Oregon sheriffs and lawmakers said Friday they support legislation that would require jails to provide more information about its in-custody populations.
House Bill 3289 would direct the Oregon Criminal Justice Commission to collect jail data and study a range of issues, policies and procedures at jail facilities, as well as the costs and barriers of achieving adequate health care for people who are incarcerated.
The bill follows an investigation by OPB, KUOW and the Northwest News Network that found that since 2008, at least 306 people died after being taken to a jail in the Pacific Northwest. That number wasn't known before the investigation because Oregon and Washington don't track county jail deaths in a way that's comprehensive.
The reporting showed that suicide is the leading cause of death inside Northwest jails, and that jails often lack standards, training and staffing to deal with people who have significant mental health and other medical conditions.
Marion County Sheriff Jason Myers, who also sits on the Oregon State Sheriffs' Association executive committee, said they support the bill.
“We think the data is very important to inform both the jails and the criminal justice system,” Myers testified. “Any help we can get, we would take and appreciate. We want to make people better, not worse when they come into our custody.”
Myers said one obstacle the sheriffs face is they don’t have a unified jail management system across the state.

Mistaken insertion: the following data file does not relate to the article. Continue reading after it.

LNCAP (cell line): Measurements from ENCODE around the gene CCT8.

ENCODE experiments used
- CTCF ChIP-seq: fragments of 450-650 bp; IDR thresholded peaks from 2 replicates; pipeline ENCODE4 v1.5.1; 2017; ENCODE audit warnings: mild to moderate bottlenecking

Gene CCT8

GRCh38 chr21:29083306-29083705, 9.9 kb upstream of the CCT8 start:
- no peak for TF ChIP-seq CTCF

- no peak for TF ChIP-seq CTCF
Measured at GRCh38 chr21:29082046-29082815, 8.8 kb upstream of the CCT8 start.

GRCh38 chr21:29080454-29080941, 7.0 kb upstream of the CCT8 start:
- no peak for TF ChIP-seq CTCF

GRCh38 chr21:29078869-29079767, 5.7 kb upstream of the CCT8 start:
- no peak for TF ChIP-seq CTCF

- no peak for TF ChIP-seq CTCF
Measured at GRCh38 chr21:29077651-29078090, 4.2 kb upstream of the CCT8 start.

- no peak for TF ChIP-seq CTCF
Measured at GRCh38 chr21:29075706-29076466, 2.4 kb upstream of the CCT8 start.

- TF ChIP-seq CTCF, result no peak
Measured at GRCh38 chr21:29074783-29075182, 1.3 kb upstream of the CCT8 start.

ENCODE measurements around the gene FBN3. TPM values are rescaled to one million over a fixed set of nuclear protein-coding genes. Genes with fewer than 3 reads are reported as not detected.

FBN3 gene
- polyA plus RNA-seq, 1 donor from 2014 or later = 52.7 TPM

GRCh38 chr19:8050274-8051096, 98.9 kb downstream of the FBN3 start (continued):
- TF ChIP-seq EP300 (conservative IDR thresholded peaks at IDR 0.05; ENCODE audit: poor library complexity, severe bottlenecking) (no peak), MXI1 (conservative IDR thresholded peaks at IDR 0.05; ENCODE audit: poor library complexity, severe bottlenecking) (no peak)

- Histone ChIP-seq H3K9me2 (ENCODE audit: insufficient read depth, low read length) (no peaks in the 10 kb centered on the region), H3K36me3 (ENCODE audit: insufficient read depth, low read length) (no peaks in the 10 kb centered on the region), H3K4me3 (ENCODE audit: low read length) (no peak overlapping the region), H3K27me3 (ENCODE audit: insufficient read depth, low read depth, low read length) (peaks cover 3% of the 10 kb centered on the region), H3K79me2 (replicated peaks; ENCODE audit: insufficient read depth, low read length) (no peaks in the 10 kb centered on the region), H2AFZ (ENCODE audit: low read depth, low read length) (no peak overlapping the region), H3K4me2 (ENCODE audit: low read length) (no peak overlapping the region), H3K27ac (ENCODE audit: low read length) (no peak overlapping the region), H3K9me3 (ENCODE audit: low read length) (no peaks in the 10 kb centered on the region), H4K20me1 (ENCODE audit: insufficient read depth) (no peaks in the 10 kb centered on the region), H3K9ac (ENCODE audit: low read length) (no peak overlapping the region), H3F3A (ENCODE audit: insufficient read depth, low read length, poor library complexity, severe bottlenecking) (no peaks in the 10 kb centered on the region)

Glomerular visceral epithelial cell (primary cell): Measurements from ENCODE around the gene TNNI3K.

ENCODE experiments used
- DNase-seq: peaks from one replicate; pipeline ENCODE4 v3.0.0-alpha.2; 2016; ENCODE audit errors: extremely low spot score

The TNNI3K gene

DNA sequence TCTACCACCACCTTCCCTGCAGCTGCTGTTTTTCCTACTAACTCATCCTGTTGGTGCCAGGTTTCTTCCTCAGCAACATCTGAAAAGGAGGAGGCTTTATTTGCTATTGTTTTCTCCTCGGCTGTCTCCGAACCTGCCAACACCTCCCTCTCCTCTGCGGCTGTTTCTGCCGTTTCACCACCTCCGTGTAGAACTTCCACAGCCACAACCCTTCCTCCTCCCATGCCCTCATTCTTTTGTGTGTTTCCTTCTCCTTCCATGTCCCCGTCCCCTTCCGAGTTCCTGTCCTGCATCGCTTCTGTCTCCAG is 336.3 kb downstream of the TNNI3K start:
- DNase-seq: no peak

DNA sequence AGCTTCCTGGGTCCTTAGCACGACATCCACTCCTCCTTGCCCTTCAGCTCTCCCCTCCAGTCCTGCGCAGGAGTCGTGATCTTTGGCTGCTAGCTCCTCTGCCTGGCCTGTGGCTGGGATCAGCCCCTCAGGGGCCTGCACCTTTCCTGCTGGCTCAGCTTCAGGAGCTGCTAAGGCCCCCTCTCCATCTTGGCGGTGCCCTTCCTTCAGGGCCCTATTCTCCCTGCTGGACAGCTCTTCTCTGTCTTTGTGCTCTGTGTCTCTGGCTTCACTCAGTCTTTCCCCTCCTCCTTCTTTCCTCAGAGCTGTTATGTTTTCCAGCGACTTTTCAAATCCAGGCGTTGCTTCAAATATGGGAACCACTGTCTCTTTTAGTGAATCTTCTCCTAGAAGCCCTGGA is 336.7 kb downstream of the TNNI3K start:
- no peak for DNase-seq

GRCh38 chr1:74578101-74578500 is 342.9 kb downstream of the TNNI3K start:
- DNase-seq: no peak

Myers added that the people booked into jails have significant challenges.
“They come directly from the street,” he said. “Most of these individuals are suffering from mental illness or addiction and they come directly to us. Often times, preventative care does not happen for this population, and so they’re very ill.”
House Majority Leader Jennifer Williamson, D-Portland, sponsored the bill. She testified that information about local jails’ in-custody populations is something that’s been missing from the conversation.
“For several years the Criminal Justice Commission has asked for this data but has not been successful in getting it,” she said. “I’m not surprised by these findings or that it was really difficult to get this information.”
Williamson said her legislation was in “no way an indictment” of sheriffs or the OSSA.
“I think what we will see out of this is that we have a data system that is antiquated,” she said.
No one testified against Williamson’s data tracking amendment to the bill, which was introduced Thursday.
The legislation also has the support of the ACLU of Oregon.
“At the ACLU, we frequently receive complaints from incarcerated persons and their loved ones about jail conditions,” Kimberly McCullough, policy director for the ACLU of Oregon, said in written testimony. “Across the country, and here in Oregon, we continuously hear about conditions that threaten their health, safety, and human dignity. The devastating effects of such treatment, particularly on people with mental illness, are well known.”
The Criminal Justice Commission said the legislation will not have a fiscal impact. The bill has a work session scheduled for Monday.
Sen. Floyd Prozanski, who chairs the Senate Judiciary Committee, said he supports the House bill.
“To me, we now have something that’s been brought to our attention that’s worthy of looking into and finding out what is the issue, what are the causes of those types of issues, and how can we ensure that individuals that are in custody are being appropriately being taken care of,” he told OPB.
Prozanski said he plans to hold a joint judiciary committee hearing sometime in May on the issues that lead to deaths in local jails.
“The report itself is alarming,” he said. “It really does seem that both Washington and Oregon have some issues that really need to be addressed.”